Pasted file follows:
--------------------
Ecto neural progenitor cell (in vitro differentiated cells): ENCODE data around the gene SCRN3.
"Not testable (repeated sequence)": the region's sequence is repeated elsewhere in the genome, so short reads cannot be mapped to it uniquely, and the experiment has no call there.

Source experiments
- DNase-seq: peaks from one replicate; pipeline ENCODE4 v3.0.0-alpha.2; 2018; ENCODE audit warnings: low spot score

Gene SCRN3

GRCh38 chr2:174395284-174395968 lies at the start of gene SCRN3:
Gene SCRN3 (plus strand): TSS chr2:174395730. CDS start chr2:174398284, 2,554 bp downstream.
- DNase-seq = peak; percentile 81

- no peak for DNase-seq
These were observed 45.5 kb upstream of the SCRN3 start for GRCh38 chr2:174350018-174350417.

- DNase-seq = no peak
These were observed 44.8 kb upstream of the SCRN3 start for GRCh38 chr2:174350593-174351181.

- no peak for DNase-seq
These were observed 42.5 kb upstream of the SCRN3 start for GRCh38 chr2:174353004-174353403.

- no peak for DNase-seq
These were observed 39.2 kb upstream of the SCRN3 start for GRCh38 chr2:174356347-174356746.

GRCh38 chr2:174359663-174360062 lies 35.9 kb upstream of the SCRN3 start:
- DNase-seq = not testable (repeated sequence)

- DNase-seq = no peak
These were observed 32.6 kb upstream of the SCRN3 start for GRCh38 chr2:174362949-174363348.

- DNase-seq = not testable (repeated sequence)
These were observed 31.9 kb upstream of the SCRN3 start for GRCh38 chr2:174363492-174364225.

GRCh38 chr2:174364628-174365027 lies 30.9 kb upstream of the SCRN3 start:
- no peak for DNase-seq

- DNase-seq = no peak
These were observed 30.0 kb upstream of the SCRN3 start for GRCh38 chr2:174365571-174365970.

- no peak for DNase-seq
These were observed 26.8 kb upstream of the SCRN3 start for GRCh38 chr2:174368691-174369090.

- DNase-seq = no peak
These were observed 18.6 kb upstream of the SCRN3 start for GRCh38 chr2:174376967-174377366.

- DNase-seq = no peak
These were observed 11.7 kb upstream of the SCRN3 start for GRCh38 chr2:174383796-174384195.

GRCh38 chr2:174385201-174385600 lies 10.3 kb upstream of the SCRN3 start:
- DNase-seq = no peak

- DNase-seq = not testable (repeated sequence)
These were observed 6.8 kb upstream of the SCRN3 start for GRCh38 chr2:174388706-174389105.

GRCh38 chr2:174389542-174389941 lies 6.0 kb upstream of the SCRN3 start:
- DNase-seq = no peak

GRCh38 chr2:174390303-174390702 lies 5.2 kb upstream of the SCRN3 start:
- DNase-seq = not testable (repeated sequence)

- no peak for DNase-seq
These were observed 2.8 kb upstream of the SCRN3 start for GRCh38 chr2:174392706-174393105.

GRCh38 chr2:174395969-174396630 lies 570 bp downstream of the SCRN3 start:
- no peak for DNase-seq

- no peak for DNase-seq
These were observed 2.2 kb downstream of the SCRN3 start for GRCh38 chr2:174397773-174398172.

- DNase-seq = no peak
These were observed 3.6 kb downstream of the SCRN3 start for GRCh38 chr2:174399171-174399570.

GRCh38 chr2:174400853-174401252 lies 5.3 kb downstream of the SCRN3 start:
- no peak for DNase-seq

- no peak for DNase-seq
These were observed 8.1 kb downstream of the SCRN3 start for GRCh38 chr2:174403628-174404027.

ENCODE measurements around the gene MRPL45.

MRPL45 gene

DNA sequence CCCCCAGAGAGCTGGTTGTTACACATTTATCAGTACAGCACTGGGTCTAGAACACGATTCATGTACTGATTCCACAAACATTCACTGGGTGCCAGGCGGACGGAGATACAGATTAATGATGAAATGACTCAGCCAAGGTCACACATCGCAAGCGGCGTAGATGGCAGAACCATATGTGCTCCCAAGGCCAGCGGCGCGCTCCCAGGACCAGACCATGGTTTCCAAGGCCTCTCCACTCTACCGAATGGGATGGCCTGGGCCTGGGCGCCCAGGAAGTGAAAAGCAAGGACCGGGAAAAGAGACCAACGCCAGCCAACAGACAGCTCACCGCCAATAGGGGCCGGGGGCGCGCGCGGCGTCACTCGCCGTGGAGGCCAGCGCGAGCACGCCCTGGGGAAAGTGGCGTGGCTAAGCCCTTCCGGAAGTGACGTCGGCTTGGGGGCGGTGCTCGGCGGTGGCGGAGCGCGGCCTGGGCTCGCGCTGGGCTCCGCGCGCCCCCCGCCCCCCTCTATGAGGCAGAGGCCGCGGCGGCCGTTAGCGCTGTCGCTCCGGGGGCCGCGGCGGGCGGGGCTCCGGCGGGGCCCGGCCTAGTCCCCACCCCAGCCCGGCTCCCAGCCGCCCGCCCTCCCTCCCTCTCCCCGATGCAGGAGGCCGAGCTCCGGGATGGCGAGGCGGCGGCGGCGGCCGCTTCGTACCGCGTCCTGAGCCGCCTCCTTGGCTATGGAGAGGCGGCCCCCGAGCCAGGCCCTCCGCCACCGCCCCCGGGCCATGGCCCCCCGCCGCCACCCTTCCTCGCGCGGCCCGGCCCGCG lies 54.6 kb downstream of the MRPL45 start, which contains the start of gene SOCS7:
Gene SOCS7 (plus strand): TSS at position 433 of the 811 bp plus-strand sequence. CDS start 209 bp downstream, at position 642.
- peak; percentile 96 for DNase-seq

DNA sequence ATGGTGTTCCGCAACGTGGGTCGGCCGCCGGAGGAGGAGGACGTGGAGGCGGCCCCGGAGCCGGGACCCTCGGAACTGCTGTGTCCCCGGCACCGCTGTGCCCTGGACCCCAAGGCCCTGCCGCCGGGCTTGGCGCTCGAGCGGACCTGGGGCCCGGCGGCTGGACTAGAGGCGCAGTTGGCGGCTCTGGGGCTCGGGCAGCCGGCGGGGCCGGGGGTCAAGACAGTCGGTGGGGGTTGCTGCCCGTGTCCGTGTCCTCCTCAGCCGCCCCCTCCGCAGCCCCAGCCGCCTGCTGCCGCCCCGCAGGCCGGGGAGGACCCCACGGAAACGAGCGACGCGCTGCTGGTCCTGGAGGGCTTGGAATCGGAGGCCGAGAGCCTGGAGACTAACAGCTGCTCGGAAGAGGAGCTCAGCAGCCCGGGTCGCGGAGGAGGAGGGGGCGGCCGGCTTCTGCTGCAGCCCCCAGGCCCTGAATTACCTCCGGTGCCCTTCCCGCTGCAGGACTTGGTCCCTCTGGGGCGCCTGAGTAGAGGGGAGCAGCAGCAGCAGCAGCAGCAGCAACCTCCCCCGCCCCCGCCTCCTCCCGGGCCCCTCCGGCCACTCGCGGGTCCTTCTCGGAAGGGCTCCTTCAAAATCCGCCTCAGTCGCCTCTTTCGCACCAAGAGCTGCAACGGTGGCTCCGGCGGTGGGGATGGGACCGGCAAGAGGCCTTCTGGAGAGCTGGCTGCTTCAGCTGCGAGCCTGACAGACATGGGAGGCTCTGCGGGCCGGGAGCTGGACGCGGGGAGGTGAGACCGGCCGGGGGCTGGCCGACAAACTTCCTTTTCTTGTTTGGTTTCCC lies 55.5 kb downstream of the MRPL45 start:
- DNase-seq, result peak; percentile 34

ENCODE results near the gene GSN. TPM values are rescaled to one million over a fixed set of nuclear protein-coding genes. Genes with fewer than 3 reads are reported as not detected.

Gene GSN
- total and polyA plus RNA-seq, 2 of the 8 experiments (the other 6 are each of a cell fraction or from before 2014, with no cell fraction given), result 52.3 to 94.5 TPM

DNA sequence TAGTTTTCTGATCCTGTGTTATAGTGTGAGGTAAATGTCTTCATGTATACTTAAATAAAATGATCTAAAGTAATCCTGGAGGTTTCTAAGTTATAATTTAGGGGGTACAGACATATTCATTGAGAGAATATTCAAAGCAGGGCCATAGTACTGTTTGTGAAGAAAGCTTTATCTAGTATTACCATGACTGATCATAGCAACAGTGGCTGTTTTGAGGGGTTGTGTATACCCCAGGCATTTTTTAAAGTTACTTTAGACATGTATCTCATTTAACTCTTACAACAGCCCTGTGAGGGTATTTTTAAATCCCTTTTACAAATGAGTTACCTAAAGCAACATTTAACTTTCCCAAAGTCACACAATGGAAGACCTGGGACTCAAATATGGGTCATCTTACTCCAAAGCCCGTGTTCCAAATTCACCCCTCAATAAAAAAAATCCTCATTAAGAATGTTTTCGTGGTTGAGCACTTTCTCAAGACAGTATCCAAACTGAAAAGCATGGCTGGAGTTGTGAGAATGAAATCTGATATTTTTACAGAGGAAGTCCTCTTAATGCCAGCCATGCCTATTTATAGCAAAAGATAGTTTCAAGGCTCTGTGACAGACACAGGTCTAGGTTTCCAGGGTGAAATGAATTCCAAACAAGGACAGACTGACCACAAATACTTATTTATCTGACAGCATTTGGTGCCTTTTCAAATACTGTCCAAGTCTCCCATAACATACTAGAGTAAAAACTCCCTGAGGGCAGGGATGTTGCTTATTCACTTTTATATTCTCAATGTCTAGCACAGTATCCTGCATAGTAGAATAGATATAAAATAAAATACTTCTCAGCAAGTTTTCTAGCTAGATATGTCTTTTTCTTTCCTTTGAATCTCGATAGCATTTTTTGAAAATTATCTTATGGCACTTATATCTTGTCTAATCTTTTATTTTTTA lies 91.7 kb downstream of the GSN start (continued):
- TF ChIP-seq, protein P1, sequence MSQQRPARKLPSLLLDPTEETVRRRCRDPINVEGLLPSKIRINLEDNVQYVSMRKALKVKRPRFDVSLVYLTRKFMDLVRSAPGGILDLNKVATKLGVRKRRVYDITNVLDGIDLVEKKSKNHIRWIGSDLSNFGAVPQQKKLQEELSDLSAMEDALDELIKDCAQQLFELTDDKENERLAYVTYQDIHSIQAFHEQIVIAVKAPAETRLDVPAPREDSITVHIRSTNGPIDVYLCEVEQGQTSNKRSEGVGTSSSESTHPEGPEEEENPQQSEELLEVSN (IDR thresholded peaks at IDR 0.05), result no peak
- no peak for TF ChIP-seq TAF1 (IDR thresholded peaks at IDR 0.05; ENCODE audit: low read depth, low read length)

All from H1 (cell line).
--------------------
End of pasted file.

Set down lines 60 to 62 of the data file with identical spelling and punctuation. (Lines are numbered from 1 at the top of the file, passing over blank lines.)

ENCODE results near the gene GSN. TPM values are rescaled to one million over a fixed set of nuclear protein-coding genes. Genes with fewer than 3 reads are reported as not detected.

Gene GSN
- total and polyA plus RNA-seq, 2 of the 8 experiments (the other 6 are each of a cell fraction or from before 2014, with no cell fraction given), result 52.3 to 94.5 TPM